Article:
Now at this point, the other couple in the balloon spoke. The wife said the only words that either of the two of them were to say the whole time. She looked at me and said ‘you’re a pastor, do something religious.’ So I took an offering. And here’s a question. Can I trust the pilot? Because I can try to psych myself up, I can say I believe, I believe, I believe a hundred times a day but the real question is, is there somebody flying this thing, this giant balloon that circles the sun every year, is there somebody flying it, and can He be trusted? Are His character and His competence such that I can with confidence, with unshakeable joy, put my life and the lives of the people that I love, in His hands and rest in the knowledge.
The real question is how big is this God? And I got to trust Him, but trust is never easy. Faith will be intimately connected with fear and risk and you can’t grow without it and that brings us to this story of Peter and the disciples, and being on a boat in a storm and walking on the water. It’s told in the gospel of Matthew. Many of you know this story. The disciples are in the boat, Jesus told them to get in it, and then He went on ahead of them. They get into the boat when its still daylight, we’re told, and the Sea of Galilee is not terribly large, it’s maybe four, four and a half miles wide at its widest point. Many of these disciples have been in boats around water their whole life long, they’re professionals at this, said now you imagine how bad the storm must be that hits them. So rough that they cannot make it across the lake. Jesus comes to them, we’re told, in the fourth watch of the night. That would be between three o’clock and six o’clock in the morning. And picture in your mind the size of the waves, the strength of the wind, the darkness of the night. The boat is struggling not to be overturned. It is tormented by the waves, is how it’s put. Cold, wet, exhausted, terrified, these are the conditions under which Peter is going to get out of the boat. Now I would think it would be difficult enough to walk on water when the water is calm. You imagine trying it when the waves are crashing and the wind is at gale force and its three o’clock in the morning and you’re terrified. Jesus comes along and says get out of the boat. And Peter gets out and he falls. He doesn’t make it. It’s a story about failure. Or is it?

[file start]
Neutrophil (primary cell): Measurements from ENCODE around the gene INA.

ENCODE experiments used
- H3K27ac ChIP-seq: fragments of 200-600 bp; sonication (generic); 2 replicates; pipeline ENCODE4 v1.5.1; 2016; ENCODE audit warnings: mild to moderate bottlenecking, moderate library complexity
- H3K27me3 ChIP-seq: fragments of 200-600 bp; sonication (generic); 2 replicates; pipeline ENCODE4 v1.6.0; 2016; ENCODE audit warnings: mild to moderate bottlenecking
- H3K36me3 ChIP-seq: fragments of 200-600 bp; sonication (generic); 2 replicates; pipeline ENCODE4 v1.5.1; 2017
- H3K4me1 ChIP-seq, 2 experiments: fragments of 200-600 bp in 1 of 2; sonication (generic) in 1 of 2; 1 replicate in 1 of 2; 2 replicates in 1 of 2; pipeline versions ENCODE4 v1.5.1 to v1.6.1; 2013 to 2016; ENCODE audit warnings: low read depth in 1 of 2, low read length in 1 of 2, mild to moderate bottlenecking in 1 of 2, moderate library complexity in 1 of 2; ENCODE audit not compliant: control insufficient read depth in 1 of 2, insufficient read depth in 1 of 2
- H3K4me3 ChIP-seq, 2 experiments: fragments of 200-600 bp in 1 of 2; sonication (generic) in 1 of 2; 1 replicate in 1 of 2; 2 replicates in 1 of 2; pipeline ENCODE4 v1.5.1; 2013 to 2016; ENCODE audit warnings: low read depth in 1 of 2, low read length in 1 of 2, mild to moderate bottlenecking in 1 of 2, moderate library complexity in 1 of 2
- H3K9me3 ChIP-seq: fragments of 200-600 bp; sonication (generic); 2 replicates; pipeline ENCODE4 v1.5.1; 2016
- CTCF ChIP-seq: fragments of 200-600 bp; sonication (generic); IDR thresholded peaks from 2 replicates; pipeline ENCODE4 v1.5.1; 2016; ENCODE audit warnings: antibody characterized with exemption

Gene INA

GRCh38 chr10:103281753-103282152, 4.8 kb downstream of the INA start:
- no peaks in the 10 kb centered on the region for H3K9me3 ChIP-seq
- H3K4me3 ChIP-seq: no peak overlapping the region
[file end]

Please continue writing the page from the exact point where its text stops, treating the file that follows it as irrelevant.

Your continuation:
Here’s what I want to do at this point. I want to do a mass confession of failure and if you have ever failed in your life, I’m going to ask you to literally raise your hand. You do this at home as well. Hang on, don’t be too excited yet. Let me run through a few categories just to prompt your mind. Just to kind of level the playing field. If you’ve ever failed a test, if you ever got cut from a team, if you ever didn’t get a job you wanted or a promotion that you wanted, if you have ever been inappropriately impatient with a three year old, if you have ever criticized somebody, if you have discovered that criticism is your spiritual gift, if you ever said the wrong thing or ate with the wrong fork, or wore synthetic fibers, if you have ever experienced moral, academic, athletic, social, financial, vocational, or relational failure of any kind, now raise your hand real high, would you? That’s kind of what I thought. Unbelievable. How many of you have never failed personally, but the person next to you looks like they went south a couple of times.